Cold joints at each end of the truss members caused by concrete casting: a positions of cold joints [12]; and b internal force analysis at the 11–12 nodal position


The first crack appeared at the nodal region 11–12 when the falsework was removed [11]. Subsequent cracks were produced during transport of the bridge. After the bridge superstructure was supported by the piers, member 11 was de-tensioned according to the construction plan [45]. When member 11 was de-tensioned, more cracks were generated in nodal region 11–12. Figure 8 shows the development of cracks in the deck and the diaphragm of the bridge after de-tensioning of the tendons in member 11 was completed.

Fig. 8
figure 8

Development of cracks in the deck and the diaphragm after de-tensioning of member 11: a the crack pattern at nodal region 11–12 [13]; and b the evolution of cracks and the failure mechanism of nodal region 11–12 [12, 13]


After severe cracks were observed from the deck and the diaphragm, tendons in member 11 were re-tensioned. The re-tensioning operation was performed to close the observed cracks, which however increased the shear forces across the interface of cold joints. The increase of shear forces caused failure in the cold joint, which subsequently resulted in the bridge collapse [13]. More details of the collapse process are available in references [11,12,13, 17,18,19,20].

Finite element model

Figure 9a shows the finite element model established using software ABAQUS [50]. When the bridge collapsed during construction, only the main span was constructed. In this study, only the main span of the bridge was considered in the finite element model. Concrete was modeled using three-dimensional eight-node solid elements with reduced integration (C3D8R). Steel bars and prestressed tendons were modeled using three-dimensional two-node truss elements (T3D2). A mesh size convergence study was performed to determine the appropriate mesh size. The global mesh size was 120 mm, and the mesh size was refined to 60 mm at joints.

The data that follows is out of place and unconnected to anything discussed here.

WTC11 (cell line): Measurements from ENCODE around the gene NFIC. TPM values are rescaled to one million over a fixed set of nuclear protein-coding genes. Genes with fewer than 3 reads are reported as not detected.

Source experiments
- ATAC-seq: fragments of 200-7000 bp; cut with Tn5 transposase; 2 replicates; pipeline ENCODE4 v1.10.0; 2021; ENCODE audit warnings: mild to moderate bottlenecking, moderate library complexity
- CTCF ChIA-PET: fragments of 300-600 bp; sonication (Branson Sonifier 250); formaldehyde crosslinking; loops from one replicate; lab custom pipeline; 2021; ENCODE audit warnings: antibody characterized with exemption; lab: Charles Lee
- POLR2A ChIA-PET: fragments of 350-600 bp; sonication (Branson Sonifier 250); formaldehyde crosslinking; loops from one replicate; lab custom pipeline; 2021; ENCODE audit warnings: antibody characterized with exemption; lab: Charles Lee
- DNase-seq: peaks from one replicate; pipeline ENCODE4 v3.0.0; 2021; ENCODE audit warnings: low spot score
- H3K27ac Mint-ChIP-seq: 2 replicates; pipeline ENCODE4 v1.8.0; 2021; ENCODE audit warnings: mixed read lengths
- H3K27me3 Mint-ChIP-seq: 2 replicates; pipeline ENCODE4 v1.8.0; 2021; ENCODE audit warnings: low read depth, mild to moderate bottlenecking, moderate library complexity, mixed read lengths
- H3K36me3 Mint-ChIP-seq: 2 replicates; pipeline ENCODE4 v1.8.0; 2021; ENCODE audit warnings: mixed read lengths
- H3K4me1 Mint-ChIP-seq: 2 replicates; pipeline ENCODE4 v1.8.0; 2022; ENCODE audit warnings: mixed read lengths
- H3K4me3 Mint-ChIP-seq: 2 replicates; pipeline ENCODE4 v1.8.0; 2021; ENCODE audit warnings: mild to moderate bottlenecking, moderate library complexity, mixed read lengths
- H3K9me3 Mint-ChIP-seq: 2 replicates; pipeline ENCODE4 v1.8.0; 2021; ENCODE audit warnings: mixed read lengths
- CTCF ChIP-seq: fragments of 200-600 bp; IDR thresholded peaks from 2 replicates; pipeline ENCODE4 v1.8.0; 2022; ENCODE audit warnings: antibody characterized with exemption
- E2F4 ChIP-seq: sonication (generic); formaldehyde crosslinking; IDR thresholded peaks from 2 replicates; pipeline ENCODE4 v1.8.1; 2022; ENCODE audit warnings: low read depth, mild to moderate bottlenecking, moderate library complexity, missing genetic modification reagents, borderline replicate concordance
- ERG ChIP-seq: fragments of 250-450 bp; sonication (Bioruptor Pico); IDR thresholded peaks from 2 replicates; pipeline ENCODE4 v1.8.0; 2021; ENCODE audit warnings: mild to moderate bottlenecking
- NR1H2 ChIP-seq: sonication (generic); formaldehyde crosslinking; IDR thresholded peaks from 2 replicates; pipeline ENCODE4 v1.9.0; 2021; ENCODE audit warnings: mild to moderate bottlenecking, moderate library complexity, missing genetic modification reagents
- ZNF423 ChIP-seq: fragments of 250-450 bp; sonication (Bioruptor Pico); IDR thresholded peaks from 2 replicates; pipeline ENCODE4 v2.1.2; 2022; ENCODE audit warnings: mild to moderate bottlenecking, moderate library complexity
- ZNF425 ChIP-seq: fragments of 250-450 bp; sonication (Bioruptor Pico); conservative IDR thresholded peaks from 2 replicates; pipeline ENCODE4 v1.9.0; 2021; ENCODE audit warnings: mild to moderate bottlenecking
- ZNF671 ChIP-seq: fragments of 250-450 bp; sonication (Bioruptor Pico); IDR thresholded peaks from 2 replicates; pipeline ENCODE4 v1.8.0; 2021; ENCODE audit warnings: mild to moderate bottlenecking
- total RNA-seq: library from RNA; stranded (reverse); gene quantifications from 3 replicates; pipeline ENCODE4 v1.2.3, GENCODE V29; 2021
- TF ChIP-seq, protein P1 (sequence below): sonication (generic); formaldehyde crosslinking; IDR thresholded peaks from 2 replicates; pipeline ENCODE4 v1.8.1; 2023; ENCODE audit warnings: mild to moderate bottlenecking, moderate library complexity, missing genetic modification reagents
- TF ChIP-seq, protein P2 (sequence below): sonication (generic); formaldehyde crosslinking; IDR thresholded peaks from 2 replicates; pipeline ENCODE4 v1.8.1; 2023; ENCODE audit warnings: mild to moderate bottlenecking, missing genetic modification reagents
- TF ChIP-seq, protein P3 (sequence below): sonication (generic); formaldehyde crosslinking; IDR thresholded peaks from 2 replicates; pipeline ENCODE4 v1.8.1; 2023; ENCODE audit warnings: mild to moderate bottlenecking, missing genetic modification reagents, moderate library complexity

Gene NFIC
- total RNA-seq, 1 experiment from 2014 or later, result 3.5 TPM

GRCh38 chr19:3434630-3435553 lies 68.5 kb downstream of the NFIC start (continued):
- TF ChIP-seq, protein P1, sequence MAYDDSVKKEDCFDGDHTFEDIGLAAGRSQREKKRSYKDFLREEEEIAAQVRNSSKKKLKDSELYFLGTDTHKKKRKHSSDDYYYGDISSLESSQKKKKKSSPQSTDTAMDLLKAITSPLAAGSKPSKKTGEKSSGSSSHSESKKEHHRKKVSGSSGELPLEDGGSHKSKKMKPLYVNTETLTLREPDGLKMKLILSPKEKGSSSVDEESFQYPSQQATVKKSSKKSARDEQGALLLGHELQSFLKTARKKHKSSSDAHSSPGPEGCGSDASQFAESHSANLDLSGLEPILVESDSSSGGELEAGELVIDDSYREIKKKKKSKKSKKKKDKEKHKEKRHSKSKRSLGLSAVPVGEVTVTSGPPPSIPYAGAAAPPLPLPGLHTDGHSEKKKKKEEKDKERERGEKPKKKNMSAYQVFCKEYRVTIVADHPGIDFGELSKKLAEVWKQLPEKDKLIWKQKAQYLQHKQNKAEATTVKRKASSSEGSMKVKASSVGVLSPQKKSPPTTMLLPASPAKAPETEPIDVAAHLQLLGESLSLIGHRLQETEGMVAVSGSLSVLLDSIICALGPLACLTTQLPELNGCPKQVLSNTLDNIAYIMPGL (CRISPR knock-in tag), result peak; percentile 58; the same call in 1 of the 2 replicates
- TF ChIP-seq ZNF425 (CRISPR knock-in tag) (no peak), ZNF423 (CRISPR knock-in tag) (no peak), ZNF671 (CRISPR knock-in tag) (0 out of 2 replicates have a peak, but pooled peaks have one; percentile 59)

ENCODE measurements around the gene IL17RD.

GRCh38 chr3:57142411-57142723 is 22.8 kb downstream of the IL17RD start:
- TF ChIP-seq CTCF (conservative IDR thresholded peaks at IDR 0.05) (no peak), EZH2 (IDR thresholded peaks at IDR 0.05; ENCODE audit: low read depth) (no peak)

Fig. 9
figure 9

Finite element model of the bridge: a meshed model; b tensile properties of SHCC [46]; c tensile properties of UHPC [47]; and d compressive properties of UHPC [48, 49]

The mechanical properties of concrete, steel bars, prestressing tendons, and steel rods adopted in the finite element model were consistent with the realistic bridge [45]. The tensile strength and the compressive strength of the concrete were 2.88 MPa and 58.5 MPa [51], respectively. The elastic modulus and Poisson’s ratio were 30.8 GPa and 0.2 [51], respectively. The density was 2650 kg/m3 [51]. In simulation of post-cracking behavior of concrete, inelastic concrete properties were applied using the concrete damage plasticity (CDP) model [52, 53]. The parameters used in the CDP model are listed as follows according to reference [52]: dilatation angle = 30°; eccentricity = 0.1; fb0/fc0 = 1.16; K = 0.6667; and viscosity parameter = 0.0005. The dilatation angle and the eccentricity parameter reflect the plastic straining response of the concrete. Parameters fb0/fc0 and K determine the shape and the size of the bi-linear yield surface of the concrete.